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which has possibly been raised to some height by steam or horse power, gives at once a motive force at the cheapest rate ; while, as channels must necessarily be made for the conveyance away of the waste and dirty water, which has been used for domestic purposes, they can be used with a little alteration for excreta also. It would be a waste of economy to allow this water to pass off without applying the force which has been accumulated in it for another purpose.

But if this is obvious, it is no less so that certain conditions of success must be present, without which this plan, so good in principle, may utterly fail. These conditions are, that there shall be a good supply of water, good sewers, ventilation, a proper outfall, and means of disposing of the sewer water. If these conditions cannot be united, we ought not to disguise the fact that sewers, improperly arranged, may give rise to no inconsiderable dangers. They are underground tubes, connecting houses and allowing possibly, not merely accumulation of excreta, but a ready transference of gases and organic molecules from house to house, and occasionally also causing, by bursting, contamination of the ground, and poisoning of the water supply. And all these dangers are the greater from being concealed. It is probably correct, as has been pointed out, that in deeplaid sewers the pressure inward of the water of the surrounding soil is so great as frequently to cause an inflow into the sewer, and so prevent the exit of the contents ; but in other cases, the damage to the sewer may be too great to be neutralized in this way, and in the instance of superficially laid and choked-up pipes, the pressure outward of the contents must be considerable. The dangers of sewers have now been greatly reduced, by having good material, better construction, good ventilation, sufficient water supply, and means of disposal of the sewage water.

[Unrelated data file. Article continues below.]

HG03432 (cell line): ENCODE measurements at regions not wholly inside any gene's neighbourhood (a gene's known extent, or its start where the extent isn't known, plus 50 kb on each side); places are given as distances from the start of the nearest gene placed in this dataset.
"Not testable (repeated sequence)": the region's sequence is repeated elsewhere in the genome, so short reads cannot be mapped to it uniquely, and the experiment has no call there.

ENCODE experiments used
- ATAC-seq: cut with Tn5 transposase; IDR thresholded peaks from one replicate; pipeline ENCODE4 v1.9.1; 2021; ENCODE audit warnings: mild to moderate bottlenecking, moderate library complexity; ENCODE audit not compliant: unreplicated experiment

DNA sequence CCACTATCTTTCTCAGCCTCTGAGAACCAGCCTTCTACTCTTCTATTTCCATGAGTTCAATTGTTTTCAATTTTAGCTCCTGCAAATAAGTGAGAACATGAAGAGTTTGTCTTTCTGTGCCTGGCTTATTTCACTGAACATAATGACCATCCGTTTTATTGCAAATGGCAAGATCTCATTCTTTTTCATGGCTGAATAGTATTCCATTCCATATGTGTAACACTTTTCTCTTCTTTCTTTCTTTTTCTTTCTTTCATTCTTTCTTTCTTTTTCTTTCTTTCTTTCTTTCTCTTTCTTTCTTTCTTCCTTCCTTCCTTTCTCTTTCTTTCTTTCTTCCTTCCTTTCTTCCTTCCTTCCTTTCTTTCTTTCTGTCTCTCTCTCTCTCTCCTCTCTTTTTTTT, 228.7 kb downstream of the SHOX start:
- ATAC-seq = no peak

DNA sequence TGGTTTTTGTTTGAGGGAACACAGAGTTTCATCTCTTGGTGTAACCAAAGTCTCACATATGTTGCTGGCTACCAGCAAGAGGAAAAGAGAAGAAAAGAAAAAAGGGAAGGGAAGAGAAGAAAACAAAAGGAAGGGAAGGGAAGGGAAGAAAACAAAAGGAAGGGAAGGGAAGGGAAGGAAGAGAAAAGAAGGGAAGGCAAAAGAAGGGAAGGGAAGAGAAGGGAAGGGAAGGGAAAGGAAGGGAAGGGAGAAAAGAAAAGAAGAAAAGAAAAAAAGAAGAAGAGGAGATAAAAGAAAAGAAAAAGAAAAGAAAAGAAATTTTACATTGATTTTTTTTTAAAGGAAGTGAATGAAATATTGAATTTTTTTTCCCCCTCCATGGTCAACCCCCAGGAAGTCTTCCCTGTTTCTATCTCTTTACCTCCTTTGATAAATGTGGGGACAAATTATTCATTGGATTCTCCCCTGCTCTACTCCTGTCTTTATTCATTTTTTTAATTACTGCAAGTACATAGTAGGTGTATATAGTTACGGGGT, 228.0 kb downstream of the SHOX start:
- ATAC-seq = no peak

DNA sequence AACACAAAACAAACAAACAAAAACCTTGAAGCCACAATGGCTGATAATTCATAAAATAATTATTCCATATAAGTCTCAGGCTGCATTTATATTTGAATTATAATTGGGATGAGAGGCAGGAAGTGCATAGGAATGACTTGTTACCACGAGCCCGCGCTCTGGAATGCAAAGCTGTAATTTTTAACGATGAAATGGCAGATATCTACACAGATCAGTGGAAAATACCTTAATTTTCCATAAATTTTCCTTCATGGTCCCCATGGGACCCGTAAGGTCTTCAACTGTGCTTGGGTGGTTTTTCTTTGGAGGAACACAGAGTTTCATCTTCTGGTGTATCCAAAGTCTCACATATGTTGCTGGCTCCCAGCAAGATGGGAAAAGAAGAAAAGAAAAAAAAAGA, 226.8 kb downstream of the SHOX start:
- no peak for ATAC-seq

Amount of Water for Sewers intended for Excreta. Engineers are by no means agreed on the necessary amount.

We have already named 25 gallons per head per diem, on the authority of Mr. Brunel, as the amount required to keep common sewers clear, and even with this amount there should be some additional quantity for flushing. But in some cases, a good fall and well-laid sewers may require less, and in other cases, bad gradients or curves or workmanship may require more. It is a question whether rain water should be allowed to pass into sewers ; it washes the sewers thoroughly sometimes, but it also carries débris and gravel from the roads, which may clog ; while in other cases storm waters may burst the sewers, or force back the sewage.'

Construction of Sewers. Sewers are differently constructed according to the purposes they are to serve, i.e., whether simply to carry off house and trade water, or the solid excreta in addition, or one or both, with the rainfall.

In following out the subject, it will be convenient to trace the sewers from the houses to the outfall.

Storm overflows require to be provided ; for a description of them see Bailey Denton, op. cit., sections lxii. and lxxxv.

House Pipes and Drains.

It will be convenient to call the conduits inside the house, which run from sinks and closets, “house pipes,” and to give the term “drain pipes” to the conduits which receive the house pipes, and carry the house water into tanks or main sewers. The house pipes may be divided into sink and water-closet or soil pipes ; they are made of metal (lead, iron, or zinc, or two of these) or of earthenware. The drain pipes are usually made of wellburnt, hard, smooth, glazed earthenware. All bricks, porous earthenware, or substances of the kind, should be considered inadmissible for drain pipes. Iron pipes are not much used in this country, but are common and in some places compulsory in America, when pipes have to be carried under houses. When made of heavy cast-iron, jointed and well caulked with lead or Spence's metal, they are the best in many circumstances. Inside they may be enamelled, or coated with Dr. Angus Smith's composition, or treated by Barff's process. The pipes and drains vary in size from 4 to 16 inches diameter, but the usual size of stoneware pipes is 4 to 9 inches ; they are round or oval in shape.'